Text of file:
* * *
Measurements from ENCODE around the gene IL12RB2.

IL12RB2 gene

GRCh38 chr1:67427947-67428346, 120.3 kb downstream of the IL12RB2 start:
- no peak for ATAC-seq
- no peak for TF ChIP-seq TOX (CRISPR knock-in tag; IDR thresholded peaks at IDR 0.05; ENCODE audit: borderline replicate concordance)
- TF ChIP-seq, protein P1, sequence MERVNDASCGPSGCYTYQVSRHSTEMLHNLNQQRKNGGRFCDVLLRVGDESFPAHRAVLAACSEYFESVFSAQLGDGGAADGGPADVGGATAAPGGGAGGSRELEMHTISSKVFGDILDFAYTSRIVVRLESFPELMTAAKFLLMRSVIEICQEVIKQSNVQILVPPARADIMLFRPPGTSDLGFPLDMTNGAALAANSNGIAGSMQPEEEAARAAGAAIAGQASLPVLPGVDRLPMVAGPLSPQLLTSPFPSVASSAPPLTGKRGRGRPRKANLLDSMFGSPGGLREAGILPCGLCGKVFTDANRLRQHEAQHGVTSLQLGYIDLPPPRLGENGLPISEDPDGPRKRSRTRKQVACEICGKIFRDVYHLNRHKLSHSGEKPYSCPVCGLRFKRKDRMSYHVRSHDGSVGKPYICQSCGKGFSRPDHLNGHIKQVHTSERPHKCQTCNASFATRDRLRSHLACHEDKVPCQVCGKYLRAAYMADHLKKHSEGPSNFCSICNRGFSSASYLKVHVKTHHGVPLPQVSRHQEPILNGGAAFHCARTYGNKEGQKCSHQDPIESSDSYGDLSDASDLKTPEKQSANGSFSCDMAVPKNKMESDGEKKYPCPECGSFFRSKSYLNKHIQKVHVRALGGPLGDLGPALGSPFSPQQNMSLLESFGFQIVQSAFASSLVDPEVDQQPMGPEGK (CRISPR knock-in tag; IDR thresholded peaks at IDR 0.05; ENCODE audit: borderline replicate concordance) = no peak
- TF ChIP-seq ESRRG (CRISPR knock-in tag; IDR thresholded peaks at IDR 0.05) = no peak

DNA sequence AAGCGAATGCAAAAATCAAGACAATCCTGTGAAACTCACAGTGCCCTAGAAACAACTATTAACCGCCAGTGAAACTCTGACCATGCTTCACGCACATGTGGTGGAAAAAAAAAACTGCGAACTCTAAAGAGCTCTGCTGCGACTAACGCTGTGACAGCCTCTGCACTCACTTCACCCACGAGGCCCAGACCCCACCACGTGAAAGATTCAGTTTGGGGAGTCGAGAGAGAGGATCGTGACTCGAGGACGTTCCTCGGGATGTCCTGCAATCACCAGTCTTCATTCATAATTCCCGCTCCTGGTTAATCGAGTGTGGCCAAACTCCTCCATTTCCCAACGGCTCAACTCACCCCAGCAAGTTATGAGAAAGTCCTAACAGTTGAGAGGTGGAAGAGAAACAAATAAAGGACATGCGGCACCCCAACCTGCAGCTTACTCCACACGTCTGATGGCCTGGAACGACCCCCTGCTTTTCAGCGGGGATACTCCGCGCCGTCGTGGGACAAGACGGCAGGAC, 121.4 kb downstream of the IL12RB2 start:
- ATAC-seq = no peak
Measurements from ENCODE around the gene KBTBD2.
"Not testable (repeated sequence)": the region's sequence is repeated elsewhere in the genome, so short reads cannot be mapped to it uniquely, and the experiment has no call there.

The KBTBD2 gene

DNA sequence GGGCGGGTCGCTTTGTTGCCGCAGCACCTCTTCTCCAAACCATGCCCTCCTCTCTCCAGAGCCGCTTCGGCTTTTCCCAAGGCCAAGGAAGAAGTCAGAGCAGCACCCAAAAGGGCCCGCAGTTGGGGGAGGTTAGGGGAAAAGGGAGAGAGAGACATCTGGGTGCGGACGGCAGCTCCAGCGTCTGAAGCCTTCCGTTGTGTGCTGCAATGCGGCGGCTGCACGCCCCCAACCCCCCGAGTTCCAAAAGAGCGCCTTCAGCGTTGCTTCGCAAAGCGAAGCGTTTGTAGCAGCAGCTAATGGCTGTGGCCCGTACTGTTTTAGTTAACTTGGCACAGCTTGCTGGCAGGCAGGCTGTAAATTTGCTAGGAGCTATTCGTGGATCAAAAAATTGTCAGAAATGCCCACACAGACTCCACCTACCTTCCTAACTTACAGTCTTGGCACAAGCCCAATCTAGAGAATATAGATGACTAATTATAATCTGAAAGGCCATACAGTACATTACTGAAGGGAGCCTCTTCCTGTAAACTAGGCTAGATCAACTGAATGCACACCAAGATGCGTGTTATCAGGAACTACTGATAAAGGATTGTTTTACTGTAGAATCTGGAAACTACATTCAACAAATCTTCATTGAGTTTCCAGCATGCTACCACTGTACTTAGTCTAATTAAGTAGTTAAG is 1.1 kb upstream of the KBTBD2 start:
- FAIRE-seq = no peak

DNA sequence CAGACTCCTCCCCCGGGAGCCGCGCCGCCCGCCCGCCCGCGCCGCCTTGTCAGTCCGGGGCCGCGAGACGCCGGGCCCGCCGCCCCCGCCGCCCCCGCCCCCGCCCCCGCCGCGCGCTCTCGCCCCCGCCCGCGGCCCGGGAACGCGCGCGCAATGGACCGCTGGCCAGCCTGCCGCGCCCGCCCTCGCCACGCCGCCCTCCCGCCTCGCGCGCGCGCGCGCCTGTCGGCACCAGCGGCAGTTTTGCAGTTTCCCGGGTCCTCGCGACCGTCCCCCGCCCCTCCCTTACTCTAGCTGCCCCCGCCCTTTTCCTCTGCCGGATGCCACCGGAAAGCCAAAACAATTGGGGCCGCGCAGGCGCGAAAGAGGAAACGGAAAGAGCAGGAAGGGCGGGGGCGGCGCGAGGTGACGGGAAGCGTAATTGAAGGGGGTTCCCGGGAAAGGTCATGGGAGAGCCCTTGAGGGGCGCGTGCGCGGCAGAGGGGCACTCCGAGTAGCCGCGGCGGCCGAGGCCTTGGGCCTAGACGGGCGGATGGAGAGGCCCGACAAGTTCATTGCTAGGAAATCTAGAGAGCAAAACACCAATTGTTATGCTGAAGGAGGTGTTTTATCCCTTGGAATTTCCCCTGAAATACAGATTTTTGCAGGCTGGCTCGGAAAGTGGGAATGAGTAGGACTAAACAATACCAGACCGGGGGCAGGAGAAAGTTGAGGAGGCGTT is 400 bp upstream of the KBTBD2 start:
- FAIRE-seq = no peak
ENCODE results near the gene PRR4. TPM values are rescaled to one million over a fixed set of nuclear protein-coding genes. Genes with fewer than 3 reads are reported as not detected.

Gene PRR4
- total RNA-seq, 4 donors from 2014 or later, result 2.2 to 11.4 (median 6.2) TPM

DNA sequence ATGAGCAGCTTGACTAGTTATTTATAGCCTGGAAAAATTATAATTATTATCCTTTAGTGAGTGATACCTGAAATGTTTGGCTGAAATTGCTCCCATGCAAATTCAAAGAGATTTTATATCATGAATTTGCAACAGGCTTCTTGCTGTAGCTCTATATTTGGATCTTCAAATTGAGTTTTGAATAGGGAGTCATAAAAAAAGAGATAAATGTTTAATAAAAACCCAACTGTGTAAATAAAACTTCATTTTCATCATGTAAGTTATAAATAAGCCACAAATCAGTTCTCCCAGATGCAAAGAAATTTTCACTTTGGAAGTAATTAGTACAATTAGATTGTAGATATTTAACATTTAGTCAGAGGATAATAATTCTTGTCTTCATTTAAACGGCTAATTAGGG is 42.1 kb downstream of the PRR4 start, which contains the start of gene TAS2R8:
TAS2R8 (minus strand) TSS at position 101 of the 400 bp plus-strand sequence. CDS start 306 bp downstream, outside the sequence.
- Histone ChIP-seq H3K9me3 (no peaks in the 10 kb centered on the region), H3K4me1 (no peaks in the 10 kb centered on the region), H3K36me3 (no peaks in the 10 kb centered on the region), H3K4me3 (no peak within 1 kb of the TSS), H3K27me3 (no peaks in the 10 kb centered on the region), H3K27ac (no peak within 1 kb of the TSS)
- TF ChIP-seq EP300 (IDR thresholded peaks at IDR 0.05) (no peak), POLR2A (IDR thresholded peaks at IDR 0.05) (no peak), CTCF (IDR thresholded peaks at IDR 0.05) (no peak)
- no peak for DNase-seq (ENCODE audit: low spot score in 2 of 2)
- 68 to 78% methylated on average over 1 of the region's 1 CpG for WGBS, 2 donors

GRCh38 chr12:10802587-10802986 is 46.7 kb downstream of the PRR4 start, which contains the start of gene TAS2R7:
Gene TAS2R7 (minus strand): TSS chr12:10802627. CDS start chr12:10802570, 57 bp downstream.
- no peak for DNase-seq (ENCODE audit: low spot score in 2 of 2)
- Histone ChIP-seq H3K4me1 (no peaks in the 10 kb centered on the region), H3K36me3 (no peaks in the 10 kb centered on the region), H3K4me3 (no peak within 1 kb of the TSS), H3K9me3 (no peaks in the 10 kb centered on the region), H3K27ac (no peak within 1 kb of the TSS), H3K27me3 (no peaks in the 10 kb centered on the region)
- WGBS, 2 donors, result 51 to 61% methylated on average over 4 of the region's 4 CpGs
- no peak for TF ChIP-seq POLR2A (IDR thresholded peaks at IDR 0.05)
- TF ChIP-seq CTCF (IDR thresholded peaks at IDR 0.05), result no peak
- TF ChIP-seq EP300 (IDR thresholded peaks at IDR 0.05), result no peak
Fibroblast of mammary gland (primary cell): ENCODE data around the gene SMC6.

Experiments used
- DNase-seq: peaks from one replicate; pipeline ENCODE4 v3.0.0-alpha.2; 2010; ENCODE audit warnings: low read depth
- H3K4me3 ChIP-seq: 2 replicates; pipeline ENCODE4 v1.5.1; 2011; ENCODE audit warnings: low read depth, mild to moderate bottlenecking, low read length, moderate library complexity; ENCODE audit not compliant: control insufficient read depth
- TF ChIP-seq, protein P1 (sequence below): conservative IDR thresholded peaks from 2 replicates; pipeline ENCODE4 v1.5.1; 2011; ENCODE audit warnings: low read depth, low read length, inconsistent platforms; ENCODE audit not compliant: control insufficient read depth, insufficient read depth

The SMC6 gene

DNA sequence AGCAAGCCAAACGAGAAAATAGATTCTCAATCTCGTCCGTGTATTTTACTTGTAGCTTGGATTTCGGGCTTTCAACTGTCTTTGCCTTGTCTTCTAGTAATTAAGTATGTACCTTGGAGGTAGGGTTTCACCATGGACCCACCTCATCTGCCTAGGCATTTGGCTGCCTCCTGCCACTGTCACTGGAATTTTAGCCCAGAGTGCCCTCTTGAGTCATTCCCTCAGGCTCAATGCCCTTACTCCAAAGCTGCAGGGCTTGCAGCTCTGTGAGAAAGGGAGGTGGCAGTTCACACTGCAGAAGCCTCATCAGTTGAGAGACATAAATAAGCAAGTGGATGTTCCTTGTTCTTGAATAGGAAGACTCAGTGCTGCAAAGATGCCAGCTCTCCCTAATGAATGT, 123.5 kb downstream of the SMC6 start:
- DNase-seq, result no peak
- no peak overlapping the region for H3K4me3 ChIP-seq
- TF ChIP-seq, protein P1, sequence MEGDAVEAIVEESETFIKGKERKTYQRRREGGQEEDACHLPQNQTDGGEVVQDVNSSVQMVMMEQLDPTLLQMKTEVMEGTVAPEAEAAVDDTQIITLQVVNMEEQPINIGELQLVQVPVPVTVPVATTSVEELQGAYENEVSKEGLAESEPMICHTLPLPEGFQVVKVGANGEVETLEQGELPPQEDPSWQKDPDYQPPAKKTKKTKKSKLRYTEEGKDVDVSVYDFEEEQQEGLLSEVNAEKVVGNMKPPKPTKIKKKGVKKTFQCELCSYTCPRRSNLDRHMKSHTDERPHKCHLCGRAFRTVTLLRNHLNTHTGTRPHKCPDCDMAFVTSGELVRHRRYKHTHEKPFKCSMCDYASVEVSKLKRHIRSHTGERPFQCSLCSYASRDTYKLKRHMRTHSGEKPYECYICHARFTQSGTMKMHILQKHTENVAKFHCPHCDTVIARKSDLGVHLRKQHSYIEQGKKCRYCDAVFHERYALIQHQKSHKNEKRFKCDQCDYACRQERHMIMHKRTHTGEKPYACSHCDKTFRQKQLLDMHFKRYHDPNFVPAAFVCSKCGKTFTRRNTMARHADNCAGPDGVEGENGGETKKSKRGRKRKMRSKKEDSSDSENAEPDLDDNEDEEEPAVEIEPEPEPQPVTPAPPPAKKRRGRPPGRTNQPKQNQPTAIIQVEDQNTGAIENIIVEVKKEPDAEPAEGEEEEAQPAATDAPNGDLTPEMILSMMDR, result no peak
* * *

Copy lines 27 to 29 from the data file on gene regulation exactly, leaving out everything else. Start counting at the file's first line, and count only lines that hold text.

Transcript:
Gene TAS2R7 (minus strand): TSS chr12:10802627. CDS start chr12:10802570, 57 bp downstream.
- no peak for DNase-seq (ENCODE audit: low spot score in 2 of 2)
- Histone ChIP-seq H3K4me1 (no peaks in the 10 kb centered on the region), H3K36me3 (no peaks in the 10 kb centered on the region), H3K4me3 (no peak within 1 kb of the TSS), H3K9me3 (no peaks in the 10 kb centered on the region), H3K27ac (no peak within 1 kb of the TSS), H3K27me3 (no peaks in the 10 kb centered on the region)